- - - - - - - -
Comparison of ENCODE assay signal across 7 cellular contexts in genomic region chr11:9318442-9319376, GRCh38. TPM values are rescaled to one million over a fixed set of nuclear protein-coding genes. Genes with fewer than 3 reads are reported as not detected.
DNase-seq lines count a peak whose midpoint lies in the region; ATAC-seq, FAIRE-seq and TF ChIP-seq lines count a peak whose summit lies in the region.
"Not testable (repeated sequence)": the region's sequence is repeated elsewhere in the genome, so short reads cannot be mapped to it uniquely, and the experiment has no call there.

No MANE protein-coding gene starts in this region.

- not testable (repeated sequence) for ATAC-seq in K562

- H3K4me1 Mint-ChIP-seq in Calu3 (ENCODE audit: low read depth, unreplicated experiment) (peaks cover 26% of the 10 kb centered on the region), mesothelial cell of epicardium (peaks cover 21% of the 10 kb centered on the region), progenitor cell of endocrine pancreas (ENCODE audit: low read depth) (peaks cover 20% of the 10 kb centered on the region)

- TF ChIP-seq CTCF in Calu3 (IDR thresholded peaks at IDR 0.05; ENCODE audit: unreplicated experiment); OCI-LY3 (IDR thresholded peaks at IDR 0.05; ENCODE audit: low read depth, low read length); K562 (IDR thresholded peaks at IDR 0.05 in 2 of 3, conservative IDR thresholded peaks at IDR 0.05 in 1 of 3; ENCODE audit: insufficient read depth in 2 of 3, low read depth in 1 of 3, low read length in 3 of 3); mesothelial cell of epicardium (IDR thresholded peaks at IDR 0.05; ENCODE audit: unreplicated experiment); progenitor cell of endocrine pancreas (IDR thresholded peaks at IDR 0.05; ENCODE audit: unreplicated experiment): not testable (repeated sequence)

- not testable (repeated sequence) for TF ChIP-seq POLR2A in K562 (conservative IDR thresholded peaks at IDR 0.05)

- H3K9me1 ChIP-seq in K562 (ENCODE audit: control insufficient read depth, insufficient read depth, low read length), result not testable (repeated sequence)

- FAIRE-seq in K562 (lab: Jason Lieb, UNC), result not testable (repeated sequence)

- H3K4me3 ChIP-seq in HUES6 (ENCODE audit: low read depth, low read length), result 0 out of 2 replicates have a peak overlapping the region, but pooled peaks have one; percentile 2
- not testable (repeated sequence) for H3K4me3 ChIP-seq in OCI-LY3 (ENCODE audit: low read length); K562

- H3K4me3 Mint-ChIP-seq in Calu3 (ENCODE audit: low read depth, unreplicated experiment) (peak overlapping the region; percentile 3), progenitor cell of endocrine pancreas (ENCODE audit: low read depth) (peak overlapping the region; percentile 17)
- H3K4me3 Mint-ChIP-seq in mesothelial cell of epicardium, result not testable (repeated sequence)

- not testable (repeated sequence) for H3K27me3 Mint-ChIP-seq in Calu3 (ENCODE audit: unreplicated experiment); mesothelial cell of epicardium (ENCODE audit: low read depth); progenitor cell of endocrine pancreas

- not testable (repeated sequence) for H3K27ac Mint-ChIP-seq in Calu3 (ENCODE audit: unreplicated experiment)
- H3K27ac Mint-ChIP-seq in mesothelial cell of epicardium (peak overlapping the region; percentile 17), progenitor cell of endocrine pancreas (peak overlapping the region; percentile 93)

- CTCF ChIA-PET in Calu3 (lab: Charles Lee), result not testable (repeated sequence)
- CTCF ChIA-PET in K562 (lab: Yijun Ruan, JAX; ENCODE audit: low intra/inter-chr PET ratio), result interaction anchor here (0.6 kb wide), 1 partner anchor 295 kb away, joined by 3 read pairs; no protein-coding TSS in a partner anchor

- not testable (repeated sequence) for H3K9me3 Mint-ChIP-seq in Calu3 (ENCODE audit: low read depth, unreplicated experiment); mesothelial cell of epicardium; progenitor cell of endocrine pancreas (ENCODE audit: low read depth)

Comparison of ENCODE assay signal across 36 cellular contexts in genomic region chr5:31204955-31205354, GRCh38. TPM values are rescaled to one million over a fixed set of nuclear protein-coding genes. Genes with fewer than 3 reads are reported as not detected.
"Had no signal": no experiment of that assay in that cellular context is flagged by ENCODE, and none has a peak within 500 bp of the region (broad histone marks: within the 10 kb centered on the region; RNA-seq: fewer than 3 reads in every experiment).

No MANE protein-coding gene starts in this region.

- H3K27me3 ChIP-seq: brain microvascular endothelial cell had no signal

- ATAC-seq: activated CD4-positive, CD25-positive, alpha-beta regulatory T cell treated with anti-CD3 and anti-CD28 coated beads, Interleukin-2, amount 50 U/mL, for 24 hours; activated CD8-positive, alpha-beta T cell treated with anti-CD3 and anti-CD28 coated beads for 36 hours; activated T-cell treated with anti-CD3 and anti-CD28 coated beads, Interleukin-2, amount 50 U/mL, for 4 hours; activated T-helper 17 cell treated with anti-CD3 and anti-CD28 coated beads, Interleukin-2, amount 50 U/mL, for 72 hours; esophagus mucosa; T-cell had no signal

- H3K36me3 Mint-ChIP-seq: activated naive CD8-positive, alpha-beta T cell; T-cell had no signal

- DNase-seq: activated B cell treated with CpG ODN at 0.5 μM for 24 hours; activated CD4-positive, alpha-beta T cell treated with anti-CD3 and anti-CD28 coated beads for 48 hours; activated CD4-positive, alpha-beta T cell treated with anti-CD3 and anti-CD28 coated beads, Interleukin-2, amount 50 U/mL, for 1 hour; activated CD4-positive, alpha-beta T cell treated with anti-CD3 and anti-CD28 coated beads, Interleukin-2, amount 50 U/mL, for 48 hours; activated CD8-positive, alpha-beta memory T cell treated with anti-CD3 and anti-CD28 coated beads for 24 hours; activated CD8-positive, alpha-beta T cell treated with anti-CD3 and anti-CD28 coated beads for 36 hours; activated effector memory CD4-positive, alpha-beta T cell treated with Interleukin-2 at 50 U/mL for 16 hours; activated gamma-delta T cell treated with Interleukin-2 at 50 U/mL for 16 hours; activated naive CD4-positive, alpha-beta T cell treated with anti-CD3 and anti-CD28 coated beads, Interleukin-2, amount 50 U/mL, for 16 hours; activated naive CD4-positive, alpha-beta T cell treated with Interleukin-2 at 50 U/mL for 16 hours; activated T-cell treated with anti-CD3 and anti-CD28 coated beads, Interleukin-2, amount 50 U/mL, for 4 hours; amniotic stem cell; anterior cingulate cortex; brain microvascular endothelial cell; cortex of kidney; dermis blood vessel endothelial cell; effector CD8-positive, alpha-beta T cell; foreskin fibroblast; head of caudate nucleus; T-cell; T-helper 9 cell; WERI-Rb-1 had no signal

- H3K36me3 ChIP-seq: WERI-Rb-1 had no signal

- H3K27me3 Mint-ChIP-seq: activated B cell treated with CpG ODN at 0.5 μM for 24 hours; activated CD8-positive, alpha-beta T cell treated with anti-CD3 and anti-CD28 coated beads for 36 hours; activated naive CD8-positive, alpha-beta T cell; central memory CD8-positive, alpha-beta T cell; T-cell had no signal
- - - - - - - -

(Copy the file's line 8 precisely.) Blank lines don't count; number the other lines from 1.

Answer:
- not testable (repeated sequence) for TF ChIP-seq POLR2A in K562 (conservative IDR thresholded peaks at IDR 0.05)